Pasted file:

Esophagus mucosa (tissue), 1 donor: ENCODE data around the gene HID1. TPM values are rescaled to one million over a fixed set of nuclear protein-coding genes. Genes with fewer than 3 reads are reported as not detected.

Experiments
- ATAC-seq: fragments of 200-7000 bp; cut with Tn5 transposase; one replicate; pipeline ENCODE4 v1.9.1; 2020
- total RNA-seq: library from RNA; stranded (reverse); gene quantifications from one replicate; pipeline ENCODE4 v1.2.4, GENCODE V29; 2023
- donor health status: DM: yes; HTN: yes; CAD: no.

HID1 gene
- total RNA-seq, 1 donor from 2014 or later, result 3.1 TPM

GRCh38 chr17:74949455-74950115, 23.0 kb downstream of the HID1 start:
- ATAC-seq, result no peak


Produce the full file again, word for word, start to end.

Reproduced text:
Esophagus mucosa (tissue), 1 donor: ENCODE data around the gene HID1. TPM values are rescaled to one million over a fixed set of nuclear protein-coding genes. Genes with fewer than 3 reads are reported as not detected.

Experiments
- ATAC-seq: fragments of 200-7000 bp; cut with Tn5 transposase; one replicate; pipeline ENCODE4 v1.9.1; 2020
- total RNA-seq: library from RNA; stranded (reverse); gene quantifications from one replicate; pipeline ENCODE4 v1.2.4, GENCODE V29; 2023
- donor health status: DM: yes; HTN: yes; CAD: no.

HID1 gene
- total RNA-seq, 1 donor from 2014 or later, result 3.1 TPM

GRCh38 chr17:74949455-74950115, 23.0 kb downstream of the HID1 start:
- ATAC-seq, result no peak